3 Reasons Why Your Small Business Needs An Emergency Fund And How To Start One

The U.S. Bureau of Labor Statistics reports that approximately one-third of all businesses fail within the first two years. Half fold within five years. And of the businesses that fail, a banking survey showed that 82 percent do so because of cash flow issues.

These numbers are not meant to keep small-business owners up at night or deter new entrepreneurs. They’re simply a statement of fact and should serve as a reality check for all small business owners: Having an emergency fund is not optional.

Three reasons your small business needs an emergency fund

In business, the term used to describe emergency or rainy day funds is “retained earnings.” Retained earnings are cash supplies that are kept on hand to enable your business to continue operating in lean times or in an emergency. These funds allow your business to keep providing services while making payroll, paying bills, and purchasing supplies, and they allow you — the owner — to continue sustaining your family’s income.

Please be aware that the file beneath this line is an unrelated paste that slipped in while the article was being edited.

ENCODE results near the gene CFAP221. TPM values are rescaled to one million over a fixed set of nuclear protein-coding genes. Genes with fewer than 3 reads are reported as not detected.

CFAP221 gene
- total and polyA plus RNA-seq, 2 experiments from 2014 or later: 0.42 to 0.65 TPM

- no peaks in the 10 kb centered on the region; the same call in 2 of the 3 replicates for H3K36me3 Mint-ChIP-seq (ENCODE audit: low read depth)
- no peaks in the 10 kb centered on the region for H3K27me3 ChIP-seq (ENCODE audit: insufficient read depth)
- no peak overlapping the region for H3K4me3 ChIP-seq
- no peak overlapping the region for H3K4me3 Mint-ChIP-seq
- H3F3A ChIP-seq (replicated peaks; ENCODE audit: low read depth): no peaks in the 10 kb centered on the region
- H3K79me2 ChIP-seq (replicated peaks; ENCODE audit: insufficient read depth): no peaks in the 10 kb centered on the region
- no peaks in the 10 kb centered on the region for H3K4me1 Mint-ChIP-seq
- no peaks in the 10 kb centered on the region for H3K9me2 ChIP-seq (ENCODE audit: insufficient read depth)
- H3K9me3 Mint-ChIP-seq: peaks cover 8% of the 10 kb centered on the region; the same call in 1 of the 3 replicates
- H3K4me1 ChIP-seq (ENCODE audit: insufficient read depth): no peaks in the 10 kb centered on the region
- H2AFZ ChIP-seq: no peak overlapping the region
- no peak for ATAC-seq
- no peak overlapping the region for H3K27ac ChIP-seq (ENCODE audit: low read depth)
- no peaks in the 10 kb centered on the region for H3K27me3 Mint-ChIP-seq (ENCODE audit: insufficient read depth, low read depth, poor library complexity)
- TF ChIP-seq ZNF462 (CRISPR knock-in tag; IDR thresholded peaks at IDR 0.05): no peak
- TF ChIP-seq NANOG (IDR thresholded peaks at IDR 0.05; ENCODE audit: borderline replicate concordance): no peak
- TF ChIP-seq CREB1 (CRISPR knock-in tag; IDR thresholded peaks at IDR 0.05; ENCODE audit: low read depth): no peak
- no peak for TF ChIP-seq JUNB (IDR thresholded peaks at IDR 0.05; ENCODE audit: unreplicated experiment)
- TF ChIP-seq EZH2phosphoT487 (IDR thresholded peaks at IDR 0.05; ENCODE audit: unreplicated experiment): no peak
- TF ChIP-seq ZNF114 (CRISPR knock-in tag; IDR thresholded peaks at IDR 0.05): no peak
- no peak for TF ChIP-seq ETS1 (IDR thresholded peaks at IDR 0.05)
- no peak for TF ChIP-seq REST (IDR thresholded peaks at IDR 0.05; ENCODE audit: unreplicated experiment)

Most businesses fail due to a lack of preparation for the inevitable. Here are three major reasons your small business needs an emergency fund. Read more.

Published by Hill Writing & Editing

Denise Hill is currently a speech writer and senior editor at a government agency and also a professional freelance writer and editor. She has written and published over 200 online articles, ghostwritten a book and has an array of publishing and editing experience. She is a competent, creative and a deadline driven professional.

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